Is it serious? Up Enjoyment to Bliss Filled Without Trying

autumn trees

While walking in a park one calm and cool autumn, from out of the enjoyment of a ten minute moment, with trees bathed in fall colours, with birds—black-eyed juncos, chickadees and sparrows—pecking among leaves and squirrels running around like maniacs, from out of the overcast white sky comes a question.

Is it serious?  

“It depends,” you say. “What is “it”? Is a mouse serious? A mouse thinks so. That’s why he runs. Owls think mice are serious. Survival is serious to survivors. Owl and mouse do owl and mouse things to survive just as humans do human things to survive (except with TVs, toilets and machines). The difference is, whereas a mouse and owl won’t understand what “serious” is, a human might.

Think of it as a game. (Cue music: “Get off of my cloud”.)

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In the first chapter of Finite and Infinite Games, James P. Carse lays out a theory in two sentences, “There are at least two kinds of games. One could be called finite, the other infinite. A finite game is played for the purpose of winning, an infinite game for the purpose of continuing the play” (James P. Carse).

Mouse vs. owl is a finite game. A mouse named Jimmy can escape (win) or be eaten (lose). An owl named Janice can eat (win) or starve (lose). The dead are losers. Death is the triumph of past over future, but if life is the prize for winning, finite players aren’t living. 

mouse vs owl

What is won in finite games is a title (p. 19). In death, titles replace life. When you die, attempts to win titles stop. We take finite games serious, but in seriousness and certainty we lose awareness of wonder and the infinite game we’re playing.

Beyond the immediate owl and mouse competition (little picture), there is an infinite game (big picture) where owl and mouse play “live and let die” so others can continue.

In an infinite game players play (and die) to keep the game going. Finite games have boundaries, infinite games don’t. You can’t tell how long an infinite game has been playing (Philosophical Explorations).

clouds

Is the universe serious? Is air travel, brain surgery and regular maintenance serious? Something is serious or it isn’t unless, of course, what is serious actually isn’t.

Are birds in trees serious? Are fish in seas and people in parks, serious? Is a goose standing on one foot stretching his wings among other geese, serious? Is a woman standing on one foot stretching among other women stretching, serious? Is a man selling drugs to another man, serious? Is a cat pouncing on a sparrow, serious?

dog meditatingLife and death feel serious. Ask any cancer survivor, terrorist or soldier. But like the comedian Louis C.K. we too can feel that life is “OK” but we don’t need it. “Make a list of every shitty thing ever. That’s in life… You know how much I like life? I have never killed myself” (Louis C.K. 2017).

People who kill themselves and/or others take it serious. It isn’t a question of whether it “‘tis nobler in the mind to suffer the slings and arrows of outrageous fortune,” as Hamlet asked because we know it ’tis! Suffering is part of the game to be enjoyed without masochism. Let suffering to be there without resistance. Don’t try to forget or escape and suffering moves to the periphery and when that happens, you feel bliss filled in the centre because you are free!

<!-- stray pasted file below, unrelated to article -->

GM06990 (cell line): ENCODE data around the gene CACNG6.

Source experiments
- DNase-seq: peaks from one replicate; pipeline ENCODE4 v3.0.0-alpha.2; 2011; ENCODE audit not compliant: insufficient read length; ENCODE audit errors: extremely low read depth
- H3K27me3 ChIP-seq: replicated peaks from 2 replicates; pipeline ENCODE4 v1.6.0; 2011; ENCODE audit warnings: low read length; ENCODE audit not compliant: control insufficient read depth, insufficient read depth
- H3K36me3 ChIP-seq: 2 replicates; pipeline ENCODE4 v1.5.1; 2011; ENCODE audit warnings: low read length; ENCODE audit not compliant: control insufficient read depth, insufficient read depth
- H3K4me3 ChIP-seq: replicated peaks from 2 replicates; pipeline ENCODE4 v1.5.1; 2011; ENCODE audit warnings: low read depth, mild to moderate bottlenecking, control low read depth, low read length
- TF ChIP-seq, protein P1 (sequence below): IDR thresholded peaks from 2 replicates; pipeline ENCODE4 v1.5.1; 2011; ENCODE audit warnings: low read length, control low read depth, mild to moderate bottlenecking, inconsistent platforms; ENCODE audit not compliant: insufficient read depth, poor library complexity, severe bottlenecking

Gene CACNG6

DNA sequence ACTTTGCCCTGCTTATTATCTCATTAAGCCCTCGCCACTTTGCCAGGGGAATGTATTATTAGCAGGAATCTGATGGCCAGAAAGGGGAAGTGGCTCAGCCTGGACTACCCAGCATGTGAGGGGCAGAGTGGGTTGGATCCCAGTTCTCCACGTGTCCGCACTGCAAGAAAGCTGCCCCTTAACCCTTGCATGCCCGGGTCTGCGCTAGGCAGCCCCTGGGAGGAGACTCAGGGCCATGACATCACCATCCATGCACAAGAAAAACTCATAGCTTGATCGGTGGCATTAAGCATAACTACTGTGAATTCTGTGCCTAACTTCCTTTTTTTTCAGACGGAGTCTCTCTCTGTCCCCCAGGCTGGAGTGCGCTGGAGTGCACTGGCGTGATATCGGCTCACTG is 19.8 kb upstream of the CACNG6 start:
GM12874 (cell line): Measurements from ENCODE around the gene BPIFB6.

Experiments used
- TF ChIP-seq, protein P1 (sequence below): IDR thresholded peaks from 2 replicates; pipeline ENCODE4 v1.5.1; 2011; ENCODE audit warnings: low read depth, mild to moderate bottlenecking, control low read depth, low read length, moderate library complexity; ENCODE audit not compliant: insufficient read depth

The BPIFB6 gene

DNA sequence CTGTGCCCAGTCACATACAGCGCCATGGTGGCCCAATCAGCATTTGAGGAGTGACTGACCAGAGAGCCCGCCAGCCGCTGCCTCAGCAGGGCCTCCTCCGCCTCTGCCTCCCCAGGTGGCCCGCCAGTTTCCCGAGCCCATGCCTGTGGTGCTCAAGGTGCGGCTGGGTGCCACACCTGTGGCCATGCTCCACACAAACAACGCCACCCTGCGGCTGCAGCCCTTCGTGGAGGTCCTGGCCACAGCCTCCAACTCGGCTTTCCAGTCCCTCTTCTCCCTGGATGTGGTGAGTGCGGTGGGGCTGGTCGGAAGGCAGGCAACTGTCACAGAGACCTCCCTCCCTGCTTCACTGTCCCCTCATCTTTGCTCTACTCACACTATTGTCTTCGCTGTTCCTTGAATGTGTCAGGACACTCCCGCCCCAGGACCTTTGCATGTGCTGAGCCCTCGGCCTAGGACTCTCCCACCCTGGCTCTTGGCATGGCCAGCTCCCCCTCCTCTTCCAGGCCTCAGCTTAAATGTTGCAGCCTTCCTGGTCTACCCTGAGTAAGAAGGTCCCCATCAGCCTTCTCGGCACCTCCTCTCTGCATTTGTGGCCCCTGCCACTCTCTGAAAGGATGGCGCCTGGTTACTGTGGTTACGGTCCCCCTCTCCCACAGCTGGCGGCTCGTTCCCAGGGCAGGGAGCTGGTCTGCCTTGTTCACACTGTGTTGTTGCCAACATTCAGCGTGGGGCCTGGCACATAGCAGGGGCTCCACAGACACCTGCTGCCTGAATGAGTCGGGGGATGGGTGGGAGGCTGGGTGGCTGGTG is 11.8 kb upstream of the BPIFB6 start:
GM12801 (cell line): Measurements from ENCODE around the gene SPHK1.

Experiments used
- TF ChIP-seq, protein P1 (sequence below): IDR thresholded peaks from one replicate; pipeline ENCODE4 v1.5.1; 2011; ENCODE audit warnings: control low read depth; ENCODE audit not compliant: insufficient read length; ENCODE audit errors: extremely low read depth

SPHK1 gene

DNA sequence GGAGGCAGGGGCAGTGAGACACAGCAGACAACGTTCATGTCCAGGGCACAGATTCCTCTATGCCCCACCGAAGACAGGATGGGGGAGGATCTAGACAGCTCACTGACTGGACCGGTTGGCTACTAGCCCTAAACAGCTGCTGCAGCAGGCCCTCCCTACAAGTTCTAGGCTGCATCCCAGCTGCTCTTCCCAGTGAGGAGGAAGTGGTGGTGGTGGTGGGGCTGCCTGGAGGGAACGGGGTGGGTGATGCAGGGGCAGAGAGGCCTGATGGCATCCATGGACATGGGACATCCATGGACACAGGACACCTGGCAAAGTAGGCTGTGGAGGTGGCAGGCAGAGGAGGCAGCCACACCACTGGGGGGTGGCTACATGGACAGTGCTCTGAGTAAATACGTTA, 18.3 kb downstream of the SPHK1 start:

For millions (billions?) of people, a lot of the time (most of the time?), life does not feel blissful as in perfectly happy, but then again, as it is written, “You Can’t Always Get What You Want” but if you try sometimes, you’ll find, you get what’s agreed.

you can't always get what you want

It’s like the joke Woody Allen told the gist of which goes, “The food in this place is terrible!” “Yeah, I know; and such small portions.” To Woody, life is “full of loneliness, and misery, and suffering, and unhappiness, and it’s all over much too quickly.”

Something “serious” is important, grave, sombre, heavy, weighty, critical, sincere, in earnest and not trifling (Dictionary.com). Is that how “it” is? Is life grave sombre, heavy, and weighty?

squirrel-512

The  Power Thesaurus lists 509 words that are the opposite of “serious,” including: funny, playful, light, unimportant, silly, trivial, lighthearted, ridiculous, happy, laughable, merry, easy,  trippy, unwise and priceless.

How would it feel if instead of thinking it is serious!, you thought just the opposite?

What if you could see finite games for what they are? How would you feel, “to be on your own, with no direction home, a complete unknown, just like a rolling stone?” (“Like a Rolling Stone”).

wascana-park

The truth is, most of what we think of as important probably isn’t. On and off. On and off. Now you see it. Now you don’t. Here and gone as if what was there never wasn’t. That is the infinite game we play so others can continue.

A test for what you see as true is to look at your day without effort to change it. Let your day rock and roll as it will anyway. Recognize what you can and can’t do and alter what you think is true. With a rock and roll mindset, you are free to swagger. Nothing can hurt you.